For this reason, in his works, as in poetry, we encounter crossroads between the visual image and acoustics. There are silent works that allude to music in a direct way: in Nocturno the nails on a stave seem to be the desperate attempt to cling to a melody. There are openly musical works: in La Ascensión, an elastic bed placed below a Venetian fresco registers the Ascension of the Virgin Mary and, like the taut drumhead of a bass drum, evokes the blow of a mallet, while the music of a viola da gamba sadly recreates the effort of a human being to gain immortality: the awkward jump, its brief stardom and inevitable fall to earth; and finally, there are works with neither musical accompaniment nor direct references that, even so, appear to hide a silent metronome marking an interior rhythm. Fuegos de Artificio captures the explosion of a shoe’s footprint: one of these works in which the pauses and visual hiatuses, rather than breaking the musical cadence, appear to occur under its influence. Or else Horizonte, where the springs that hold up a photo of the sea become the waves of a mysterious string instrument, and the horizon, a fermata, the notation in a musical score that suspends or prolongs the sound beyond the established time.

When we were children, we were told that if we brought a conch shell to our ears we could hear the night murmur of the sea. Later, we understood that what was actually occurring was that the shell was amplifying the vibrations of the fainter sounds of a place: the air that stirs the leaves in a garden, the breathing of a sleeping dog in the sun, the mowing of a lawn far in the distance. Macchi’s works are just this, amplifiers that capture and reproduce sounds that the human ear would ignore under normal conditions. Works like nights that propagate over kilometers the softest whispers, the grazing caresses that forgotten things provoke, the surrounding music of the universe.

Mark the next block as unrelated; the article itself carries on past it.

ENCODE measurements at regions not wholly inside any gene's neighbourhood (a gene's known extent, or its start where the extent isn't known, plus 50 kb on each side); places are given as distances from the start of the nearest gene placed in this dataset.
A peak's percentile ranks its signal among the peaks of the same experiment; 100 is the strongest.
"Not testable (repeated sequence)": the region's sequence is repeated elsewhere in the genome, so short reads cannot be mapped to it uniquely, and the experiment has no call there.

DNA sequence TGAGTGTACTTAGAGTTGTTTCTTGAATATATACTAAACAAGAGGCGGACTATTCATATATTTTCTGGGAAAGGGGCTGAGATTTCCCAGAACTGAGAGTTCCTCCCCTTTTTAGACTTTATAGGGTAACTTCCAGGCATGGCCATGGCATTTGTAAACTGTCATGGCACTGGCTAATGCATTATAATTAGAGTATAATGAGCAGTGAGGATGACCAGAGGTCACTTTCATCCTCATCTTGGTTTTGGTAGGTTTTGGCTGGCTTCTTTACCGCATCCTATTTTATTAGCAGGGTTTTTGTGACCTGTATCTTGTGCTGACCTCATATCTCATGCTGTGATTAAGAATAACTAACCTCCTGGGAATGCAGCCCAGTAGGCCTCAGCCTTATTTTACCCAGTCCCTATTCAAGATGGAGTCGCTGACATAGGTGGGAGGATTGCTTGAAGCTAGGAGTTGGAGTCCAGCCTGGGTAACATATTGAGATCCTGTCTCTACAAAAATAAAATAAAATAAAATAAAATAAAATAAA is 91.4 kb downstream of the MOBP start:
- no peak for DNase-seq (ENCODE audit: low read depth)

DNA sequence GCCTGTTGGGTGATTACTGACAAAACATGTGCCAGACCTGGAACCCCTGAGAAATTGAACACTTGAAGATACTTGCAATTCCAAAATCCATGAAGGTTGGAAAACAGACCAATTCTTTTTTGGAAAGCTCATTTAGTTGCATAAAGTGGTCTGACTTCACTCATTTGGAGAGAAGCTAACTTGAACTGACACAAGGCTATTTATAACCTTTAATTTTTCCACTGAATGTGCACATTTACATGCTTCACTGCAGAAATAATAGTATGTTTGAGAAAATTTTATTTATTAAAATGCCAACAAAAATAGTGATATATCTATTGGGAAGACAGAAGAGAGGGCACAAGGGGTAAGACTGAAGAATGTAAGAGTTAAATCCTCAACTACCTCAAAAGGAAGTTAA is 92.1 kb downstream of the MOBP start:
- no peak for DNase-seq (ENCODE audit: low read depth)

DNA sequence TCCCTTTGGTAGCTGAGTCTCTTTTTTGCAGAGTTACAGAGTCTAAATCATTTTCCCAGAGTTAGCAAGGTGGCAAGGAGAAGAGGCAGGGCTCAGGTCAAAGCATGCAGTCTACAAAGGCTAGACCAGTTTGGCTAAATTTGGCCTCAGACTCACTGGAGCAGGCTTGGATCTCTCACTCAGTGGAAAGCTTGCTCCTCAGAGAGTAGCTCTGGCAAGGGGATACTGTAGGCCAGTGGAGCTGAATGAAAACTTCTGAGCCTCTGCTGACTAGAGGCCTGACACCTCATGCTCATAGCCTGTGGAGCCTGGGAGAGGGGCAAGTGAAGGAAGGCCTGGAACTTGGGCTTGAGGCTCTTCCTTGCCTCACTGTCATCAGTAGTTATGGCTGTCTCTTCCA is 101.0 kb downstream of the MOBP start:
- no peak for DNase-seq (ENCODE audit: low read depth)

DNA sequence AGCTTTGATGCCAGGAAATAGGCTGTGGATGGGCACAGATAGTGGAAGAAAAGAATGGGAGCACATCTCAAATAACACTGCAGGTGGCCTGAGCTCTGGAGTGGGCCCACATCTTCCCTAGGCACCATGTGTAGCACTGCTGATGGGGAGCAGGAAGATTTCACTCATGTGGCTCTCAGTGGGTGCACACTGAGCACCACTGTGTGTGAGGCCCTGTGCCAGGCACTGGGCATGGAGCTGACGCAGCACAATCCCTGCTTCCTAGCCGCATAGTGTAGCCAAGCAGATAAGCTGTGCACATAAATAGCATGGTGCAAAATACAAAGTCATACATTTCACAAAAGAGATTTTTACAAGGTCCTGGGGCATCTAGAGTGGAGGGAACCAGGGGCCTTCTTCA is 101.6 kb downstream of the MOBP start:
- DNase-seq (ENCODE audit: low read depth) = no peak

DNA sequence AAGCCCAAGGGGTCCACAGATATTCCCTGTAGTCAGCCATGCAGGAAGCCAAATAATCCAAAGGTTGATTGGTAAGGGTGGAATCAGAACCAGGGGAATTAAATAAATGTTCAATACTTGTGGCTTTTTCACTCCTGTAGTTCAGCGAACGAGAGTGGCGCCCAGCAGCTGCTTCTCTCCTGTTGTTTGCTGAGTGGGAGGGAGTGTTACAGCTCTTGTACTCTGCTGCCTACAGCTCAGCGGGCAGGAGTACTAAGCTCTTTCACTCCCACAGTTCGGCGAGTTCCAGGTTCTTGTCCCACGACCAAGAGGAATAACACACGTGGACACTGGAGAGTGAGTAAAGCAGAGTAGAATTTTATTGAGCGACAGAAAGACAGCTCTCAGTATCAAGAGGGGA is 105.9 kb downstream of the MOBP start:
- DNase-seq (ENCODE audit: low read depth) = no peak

Or what remains when the surf pulls back

The philosopher Richard Wolheim used to spend four hours on the clock in front of a painting. He wrote: “I developed a way of looking at paintings that took up enormous amounts of time, but was immensely gratifying in its way. I came to understand that it generally took me at least an hour to get rid of all the dispersed associations and faulty perceptions. From that point on, the more time I had left over, the more I felt that the painting was delivering its secret to me.” Macchi’s works on the other hand do not demand so much time face to face because more than an intense look they are images that require absorption. And in this they come ponderously close to literature. So much so that you finally begin to get a sense of the artist as the creator of visual fictions.

Days after seeing them, his works grow in your memory. They bounce around the rooms of your mind in slow motion like objects inside a space ship. They are images that could be book covers in their power to condense stories, but are rather more like what we would find in opening a book if we could, literally, distill the tale to its essence.